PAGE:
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pone.0152682.g005: The pathway for urea cycle derived from KEGG pathway analysis.UM_WWY possess a gene encoding for a putative enzyme arginase (EC 3.5.3.1) which hydrolyzes arginine into ornithine and urea. EC 6.3.4.5 = Argininosuccinate synthetase; EC 4.3.2.1 = Argininosuccinate lyase; EC 2.1.3.3 = Ornithine transcarbamoylase.

Mentions: Interestingly, further examinations of these genes revealed a gene encoding arginase (EC3.5.3.1), which is an enzyme found in some eubacteria and eukaryotes [25]. Arginase is one of the key enzymes in the urea cycle (Fig 5). This enzyme plays an important role in the hydrolysis of L-arginine to ornithine and urea. We examined the urea cycle KEGG (Kyoto Encyclopedia of Genes and Genomes) pathway and we found that the genome of UM_WWY also encodes other enzymes needed to form a complete urea cycle such as argininosuccinate synthetase (EC 6.3.4.5), argininosuccinate lyase (EC 4.3.2.1) and ornithine transcarbamoylase (EC 2.1.3.3) (Fig 5). In addition, gene encoding urease present in UM_WWY indicating that arginine or urea could be sources of nitrogen for this organism [26].Overall, this analysis indicates that UM_WWY is likely the first or the only known mycobacterial species which possesses the genetic basis for a complete urea cycle.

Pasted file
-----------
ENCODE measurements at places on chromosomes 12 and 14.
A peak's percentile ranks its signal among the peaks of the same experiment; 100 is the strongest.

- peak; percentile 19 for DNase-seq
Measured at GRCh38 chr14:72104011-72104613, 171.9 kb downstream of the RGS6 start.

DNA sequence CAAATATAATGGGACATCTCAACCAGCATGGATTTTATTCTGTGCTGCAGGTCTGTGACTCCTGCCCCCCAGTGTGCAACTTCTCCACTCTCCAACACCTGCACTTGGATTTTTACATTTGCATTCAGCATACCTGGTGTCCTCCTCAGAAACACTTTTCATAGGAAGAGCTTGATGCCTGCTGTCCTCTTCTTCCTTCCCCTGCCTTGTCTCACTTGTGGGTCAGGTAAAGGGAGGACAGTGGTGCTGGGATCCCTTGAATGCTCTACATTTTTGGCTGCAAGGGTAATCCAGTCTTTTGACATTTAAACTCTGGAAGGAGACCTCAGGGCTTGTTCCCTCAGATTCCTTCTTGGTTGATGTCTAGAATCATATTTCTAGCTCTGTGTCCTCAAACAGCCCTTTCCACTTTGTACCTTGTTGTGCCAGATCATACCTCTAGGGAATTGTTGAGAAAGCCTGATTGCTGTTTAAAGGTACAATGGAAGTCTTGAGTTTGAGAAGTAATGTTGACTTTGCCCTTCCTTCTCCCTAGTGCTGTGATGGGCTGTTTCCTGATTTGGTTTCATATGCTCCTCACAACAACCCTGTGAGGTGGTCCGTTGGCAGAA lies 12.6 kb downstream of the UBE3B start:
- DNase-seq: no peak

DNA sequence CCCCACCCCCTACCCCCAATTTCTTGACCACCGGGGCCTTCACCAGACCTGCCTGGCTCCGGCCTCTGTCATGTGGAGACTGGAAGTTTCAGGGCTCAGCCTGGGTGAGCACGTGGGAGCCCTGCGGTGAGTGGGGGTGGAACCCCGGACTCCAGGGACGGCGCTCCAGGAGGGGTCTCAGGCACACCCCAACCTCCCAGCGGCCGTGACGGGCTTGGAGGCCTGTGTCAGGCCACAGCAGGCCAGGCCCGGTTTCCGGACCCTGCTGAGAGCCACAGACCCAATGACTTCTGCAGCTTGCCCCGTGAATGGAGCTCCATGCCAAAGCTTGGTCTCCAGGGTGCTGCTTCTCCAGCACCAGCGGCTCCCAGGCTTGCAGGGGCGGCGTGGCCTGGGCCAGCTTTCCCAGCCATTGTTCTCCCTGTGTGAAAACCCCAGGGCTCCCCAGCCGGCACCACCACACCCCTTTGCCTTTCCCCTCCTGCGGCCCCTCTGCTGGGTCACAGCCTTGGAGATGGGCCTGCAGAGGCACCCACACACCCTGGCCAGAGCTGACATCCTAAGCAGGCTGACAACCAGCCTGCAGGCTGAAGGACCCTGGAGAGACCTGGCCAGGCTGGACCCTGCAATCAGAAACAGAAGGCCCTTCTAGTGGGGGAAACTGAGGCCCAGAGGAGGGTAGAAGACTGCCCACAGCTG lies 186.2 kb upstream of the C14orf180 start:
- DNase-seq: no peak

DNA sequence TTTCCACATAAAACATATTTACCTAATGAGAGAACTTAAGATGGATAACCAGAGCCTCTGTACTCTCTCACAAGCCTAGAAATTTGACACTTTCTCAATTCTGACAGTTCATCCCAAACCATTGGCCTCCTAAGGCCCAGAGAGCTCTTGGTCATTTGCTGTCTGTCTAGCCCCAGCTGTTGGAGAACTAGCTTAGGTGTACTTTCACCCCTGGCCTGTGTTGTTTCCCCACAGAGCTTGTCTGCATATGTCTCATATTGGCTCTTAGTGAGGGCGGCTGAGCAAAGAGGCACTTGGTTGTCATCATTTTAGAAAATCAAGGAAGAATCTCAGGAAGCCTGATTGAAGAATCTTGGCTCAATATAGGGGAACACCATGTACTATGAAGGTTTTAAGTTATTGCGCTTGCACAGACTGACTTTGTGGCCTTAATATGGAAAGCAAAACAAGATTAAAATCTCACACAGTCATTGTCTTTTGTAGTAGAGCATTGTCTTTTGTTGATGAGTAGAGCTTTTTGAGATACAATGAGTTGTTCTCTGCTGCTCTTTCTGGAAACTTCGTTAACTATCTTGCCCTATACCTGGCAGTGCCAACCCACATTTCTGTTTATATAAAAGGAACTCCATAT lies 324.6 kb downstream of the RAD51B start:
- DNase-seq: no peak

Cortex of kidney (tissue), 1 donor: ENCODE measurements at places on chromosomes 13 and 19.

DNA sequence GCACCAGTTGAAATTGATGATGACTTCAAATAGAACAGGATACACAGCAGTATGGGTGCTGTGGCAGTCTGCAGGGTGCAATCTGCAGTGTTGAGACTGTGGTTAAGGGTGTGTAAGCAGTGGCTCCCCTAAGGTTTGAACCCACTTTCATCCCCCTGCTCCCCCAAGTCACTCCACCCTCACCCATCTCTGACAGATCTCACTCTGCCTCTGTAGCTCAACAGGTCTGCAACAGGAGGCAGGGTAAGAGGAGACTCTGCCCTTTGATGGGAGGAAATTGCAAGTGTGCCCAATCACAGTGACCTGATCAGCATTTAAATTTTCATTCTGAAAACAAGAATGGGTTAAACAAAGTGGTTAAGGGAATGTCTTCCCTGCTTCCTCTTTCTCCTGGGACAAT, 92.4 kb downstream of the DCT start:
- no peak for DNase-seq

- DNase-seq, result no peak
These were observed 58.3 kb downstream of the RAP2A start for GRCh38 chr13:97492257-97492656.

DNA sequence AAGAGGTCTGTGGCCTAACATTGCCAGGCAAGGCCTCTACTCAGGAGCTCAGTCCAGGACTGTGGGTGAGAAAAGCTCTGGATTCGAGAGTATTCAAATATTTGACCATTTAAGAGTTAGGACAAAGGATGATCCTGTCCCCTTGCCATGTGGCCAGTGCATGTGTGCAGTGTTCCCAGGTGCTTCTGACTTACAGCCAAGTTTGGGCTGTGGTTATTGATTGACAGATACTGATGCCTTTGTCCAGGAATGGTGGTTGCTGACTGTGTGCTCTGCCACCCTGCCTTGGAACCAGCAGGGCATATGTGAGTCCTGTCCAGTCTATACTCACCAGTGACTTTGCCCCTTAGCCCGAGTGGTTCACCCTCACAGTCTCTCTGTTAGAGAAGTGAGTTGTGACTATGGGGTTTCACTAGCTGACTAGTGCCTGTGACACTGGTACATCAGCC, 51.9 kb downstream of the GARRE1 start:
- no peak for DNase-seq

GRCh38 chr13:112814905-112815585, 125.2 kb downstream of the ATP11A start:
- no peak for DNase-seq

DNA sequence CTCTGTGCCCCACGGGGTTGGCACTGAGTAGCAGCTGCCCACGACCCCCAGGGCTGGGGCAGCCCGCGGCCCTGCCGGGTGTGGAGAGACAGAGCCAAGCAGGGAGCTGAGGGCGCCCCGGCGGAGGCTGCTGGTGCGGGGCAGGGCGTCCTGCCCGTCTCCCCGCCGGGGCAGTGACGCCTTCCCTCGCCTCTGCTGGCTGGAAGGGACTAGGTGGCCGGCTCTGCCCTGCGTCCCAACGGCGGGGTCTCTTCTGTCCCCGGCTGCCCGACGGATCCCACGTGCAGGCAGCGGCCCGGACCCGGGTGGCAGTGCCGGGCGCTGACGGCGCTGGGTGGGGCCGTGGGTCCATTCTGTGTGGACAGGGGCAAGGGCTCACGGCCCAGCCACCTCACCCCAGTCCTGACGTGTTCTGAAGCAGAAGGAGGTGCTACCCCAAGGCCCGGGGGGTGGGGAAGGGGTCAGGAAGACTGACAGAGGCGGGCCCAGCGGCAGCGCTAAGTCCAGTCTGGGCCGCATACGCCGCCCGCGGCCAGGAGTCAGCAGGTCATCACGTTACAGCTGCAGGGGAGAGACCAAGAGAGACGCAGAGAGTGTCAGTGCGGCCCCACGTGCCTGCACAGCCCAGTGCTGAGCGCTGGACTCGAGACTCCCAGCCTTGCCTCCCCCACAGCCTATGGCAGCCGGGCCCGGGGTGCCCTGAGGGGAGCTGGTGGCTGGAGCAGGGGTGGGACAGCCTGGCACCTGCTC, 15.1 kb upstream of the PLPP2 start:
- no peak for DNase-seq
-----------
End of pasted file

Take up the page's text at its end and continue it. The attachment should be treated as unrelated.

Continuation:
Whole-Genome Sequencing and Comparative Analysis of Mycobacterium brisbanense Reveals a Possible Soil Origin and Capability in Fertiliser Synthesis.

Wee WY, Tan TK, Jakubovics NS, Choo SW - PLoS ONE (2016)

The pathway for urea cycle derived from KEGG pathway analysis.UM_WWY possess a gene encoding for a putative enzyme arginase (EC 3.5.3.1) which hydrolyzes arginine into ornithine and urea. EC 6.3.4.5 = Argininosuccinate synthetase; EC 4.3.2.1 = Argininosuccinate lyase; EC 2.1.3.3 = Ornithine transcarbamoylase.
© Copyright Policy
Related In: Results  -  Collection

License
Show All Figures
getmorefigures.php?uid=PMC4816395&req=5

pone.0152682.g005: The pathway for urea cycle derived from KEGG pathway analysis.UM_WWY possess a gene encoding for a putative enzyme arginase (EC 3.5.3.1) which hydrolyzes arginine into ornithine and urea. EC 6.3.4.5 = Argininosuccinate synthetase; EC 4.3.2.1 = Argininosuccinate lyase; EC 2.1.3.3 = Ornithine transcarbamoylase.